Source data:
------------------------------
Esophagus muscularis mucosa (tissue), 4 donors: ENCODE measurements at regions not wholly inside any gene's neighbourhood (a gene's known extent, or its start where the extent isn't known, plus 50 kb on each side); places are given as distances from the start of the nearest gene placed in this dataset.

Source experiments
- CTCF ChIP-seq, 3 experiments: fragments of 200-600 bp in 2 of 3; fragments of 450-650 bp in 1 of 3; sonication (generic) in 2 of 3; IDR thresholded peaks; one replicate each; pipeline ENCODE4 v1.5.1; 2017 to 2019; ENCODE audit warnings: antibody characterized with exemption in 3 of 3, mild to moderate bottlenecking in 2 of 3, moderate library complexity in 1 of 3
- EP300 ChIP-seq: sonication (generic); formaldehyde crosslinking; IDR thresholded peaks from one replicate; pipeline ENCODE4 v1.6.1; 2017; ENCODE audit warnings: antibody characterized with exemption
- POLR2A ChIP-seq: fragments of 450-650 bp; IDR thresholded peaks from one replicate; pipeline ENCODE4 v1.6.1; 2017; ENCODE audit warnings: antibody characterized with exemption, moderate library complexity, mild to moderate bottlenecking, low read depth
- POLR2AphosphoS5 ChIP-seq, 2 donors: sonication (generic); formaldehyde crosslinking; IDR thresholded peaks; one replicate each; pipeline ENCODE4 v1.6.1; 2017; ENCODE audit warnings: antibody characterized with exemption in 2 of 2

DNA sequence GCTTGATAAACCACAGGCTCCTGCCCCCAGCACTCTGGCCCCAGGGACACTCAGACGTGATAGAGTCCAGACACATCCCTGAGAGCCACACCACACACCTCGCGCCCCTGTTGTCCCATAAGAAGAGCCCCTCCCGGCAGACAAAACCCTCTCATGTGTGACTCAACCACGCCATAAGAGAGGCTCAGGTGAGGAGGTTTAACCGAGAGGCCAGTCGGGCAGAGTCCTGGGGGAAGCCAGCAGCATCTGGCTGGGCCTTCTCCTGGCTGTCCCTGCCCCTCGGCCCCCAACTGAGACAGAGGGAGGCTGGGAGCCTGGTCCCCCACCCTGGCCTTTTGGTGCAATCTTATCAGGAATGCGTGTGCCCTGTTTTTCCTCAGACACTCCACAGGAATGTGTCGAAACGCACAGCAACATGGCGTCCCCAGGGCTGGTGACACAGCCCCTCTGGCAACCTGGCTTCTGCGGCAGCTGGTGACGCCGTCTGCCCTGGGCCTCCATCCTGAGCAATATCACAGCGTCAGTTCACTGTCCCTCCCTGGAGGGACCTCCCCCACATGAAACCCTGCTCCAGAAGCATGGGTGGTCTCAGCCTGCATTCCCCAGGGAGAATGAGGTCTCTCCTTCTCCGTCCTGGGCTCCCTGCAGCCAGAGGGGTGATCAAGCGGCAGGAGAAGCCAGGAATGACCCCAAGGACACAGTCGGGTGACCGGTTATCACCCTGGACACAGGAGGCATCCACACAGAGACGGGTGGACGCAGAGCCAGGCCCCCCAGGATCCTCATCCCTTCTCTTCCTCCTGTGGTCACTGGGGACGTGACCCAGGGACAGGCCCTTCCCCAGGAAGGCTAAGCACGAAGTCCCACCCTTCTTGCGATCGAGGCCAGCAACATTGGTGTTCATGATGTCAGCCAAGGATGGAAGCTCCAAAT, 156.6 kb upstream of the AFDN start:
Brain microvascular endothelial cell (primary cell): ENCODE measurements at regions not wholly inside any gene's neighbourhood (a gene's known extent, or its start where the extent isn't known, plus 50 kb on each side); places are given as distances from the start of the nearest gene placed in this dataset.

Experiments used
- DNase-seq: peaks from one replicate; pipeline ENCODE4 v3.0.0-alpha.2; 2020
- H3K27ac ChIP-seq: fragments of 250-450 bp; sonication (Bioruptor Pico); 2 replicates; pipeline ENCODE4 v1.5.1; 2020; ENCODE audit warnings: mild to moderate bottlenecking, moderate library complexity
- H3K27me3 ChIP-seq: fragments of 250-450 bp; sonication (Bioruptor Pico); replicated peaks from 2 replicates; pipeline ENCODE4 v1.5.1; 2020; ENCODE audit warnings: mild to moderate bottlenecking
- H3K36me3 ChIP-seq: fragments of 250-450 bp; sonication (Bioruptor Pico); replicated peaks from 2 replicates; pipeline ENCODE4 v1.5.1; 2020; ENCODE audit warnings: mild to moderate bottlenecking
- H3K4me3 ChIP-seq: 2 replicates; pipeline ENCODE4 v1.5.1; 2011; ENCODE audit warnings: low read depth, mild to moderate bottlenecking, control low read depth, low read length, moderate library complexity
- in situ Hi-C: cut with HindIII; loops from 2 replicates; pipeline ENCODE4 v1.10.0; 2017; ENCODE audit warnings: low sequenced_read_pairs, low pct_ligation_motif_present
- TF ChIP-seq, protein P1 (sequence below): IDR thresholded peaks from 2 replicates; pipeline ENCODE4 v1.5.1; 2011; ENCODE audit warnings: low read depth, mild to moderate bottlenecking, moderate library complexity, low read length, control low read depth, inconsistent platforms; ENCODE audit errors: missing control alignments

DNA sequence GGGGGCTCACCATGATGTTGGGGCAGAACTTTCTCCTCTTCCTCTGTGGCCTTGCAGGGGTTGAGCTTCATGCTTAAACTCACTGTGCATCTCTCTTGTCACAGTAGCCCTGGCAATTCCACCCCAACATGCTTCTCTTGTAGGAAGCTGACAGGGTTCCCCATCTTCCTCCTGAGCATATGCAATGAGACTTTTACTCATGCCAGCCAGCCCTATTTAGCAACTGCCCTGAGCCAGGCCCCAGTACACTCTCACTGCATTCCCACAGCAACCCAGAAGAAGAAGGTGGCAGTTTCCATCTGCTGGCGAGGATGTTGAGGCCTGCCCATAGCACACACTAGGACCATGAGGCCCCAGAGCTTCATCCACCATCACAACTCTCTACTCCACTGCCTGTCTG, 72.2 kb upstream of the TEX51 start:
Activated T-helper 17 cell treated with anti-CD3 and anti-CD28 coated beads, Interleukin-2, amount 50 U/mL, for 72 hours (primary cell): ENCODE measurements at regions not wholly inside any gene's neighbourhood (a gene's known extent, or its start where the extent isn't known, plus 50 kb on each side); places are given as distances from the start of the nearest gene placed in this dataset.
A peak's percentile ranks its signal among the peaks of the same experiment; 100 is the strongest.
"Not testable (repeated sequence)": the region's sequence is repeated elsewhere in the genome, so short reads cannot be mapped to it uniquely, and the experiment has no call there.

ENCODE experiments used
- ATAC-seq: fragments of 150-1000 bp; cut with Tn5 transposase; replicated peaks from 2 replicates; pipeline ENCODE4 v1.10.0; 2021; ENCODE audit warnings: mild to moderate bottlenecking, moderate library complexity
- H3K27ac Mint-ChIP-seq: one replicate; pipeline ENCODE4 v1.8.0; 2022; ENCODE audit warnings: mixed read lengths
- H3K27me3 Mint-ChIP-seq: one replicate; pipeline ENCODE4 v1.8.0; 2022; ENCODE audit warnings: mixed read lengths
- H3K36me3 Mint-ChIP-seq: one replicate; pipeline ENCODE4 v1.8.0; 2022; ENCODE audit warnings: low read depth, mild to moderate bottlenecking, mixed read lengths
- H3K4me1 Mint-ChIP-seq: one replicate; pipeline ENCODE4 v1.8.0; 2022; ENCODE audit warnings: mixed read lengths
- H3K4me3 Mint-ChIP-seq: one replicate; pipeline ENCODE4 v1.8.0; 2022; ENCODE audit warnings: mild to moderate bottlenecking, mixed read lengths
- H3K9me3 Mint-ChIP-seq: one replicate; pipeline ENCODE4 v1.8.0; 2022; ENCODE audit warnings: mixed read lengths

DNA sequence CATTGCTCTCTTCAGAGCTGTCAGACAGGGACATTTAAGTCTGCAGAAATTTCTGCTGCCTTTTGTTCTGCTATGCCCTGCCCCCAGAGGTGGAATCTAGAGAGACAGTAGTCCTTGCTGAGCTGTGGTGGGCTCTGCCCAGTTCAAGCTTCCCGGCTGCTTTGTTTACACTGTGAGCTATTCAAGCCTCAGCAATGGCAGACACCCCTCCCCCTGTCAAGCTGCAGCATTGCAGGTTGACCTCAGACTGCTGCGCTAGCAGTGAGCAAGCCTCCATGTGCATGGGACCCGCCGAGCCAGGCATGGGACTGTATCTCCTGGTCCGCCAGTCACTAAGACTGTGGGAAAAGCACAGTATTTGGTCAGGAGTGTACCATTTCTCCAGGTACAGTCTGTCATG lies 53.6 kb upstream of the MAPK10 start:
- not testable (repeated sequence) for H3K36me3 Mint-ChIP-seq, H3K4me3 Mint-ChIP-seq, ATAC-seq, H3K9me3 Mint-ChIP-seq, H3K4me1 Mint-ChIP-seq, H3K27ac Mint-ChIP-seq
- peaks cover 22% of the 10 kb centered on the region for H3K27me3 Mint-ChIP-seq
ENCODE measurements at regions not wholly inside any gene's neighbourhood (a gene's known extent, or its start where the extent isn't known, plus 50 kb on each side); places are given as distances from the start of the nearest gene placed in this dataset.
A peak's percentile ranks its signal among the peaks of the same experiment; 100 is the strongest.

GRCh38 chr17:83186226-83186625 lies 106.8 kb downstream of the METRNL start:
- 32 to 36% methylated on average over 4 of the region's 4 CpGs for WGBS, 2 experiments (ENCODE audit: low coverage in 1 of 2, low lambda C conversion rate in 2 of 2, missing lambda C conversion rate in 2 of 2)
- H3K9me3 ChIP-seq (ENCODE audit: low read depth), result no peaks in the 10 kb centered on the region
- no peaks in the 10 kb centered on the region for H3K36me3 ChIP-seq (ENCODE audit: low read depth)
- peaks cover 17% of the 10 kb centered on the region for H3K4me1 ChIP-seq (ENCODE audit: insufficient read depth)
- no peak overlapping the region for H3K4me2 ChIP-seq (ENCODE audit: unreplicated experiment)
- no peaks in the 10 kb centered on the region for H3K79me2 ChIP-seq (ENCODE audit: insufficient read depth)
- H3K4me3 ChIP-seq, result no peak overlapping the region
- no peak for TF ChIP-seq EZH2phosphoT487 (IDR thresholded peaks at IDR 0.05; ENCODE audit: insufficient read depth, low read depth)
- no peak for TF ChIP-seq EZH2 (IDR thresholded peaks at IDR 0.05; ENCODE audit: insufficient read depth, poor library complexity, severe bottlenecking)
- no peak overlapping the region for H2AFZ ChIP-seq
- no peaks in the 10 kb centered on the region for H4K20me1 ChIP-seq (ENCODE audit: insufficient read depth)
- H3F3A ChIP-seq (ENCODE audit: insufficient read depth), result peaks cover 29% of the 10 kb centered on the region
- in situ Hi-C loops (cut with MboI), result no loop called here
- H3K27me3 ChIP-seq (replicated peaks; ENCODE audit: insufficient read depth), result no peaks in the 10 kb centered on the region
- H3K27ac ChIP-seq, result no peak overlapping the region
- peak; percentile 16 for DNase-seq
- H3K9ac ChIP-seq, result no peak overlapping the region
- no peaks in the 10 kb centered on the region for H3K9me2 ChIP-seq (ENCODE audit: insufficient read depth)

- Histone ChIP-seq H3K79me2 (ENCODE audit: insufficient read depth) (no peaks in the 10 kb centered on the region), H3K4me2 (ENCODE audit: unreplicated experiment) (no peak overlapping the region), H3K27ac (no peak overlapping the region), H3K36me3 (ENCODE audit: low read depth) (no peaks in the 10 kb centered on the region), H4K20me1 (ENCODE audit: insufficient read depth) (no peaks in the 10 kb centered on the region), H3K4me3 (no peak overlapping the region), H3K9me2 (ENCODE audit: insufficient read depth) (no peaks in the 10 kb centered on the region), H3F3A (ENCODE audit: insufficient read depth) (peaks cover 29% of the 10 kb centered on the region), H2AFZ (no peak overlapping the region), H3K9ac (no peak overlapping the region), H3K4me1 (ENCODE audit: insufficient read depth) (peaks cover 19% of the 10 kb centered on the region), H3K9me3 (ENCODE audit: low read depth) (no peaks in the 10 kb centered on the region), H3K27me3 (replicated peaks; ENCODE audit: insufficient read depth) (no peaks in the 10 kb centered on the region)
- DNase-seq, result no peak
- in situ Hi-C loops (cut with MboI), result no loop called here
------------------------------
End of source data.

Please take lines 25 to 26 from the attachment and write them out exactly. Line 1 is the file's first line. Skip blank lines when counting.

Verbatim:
- H3K36me3 Mint-ChIP-seq: one replicate; pipeline ENCODE4 v1.8.0; 2022; ENCODE audit warnings: low read depth, mild to moderate bottlenecking, mixed read lengths
- H3K4me1 Mint-ChIP-seq: one replicate; pipeline ENCODE4 v1.8.0; 2022; ENCODE audit warnings: mixed read lengths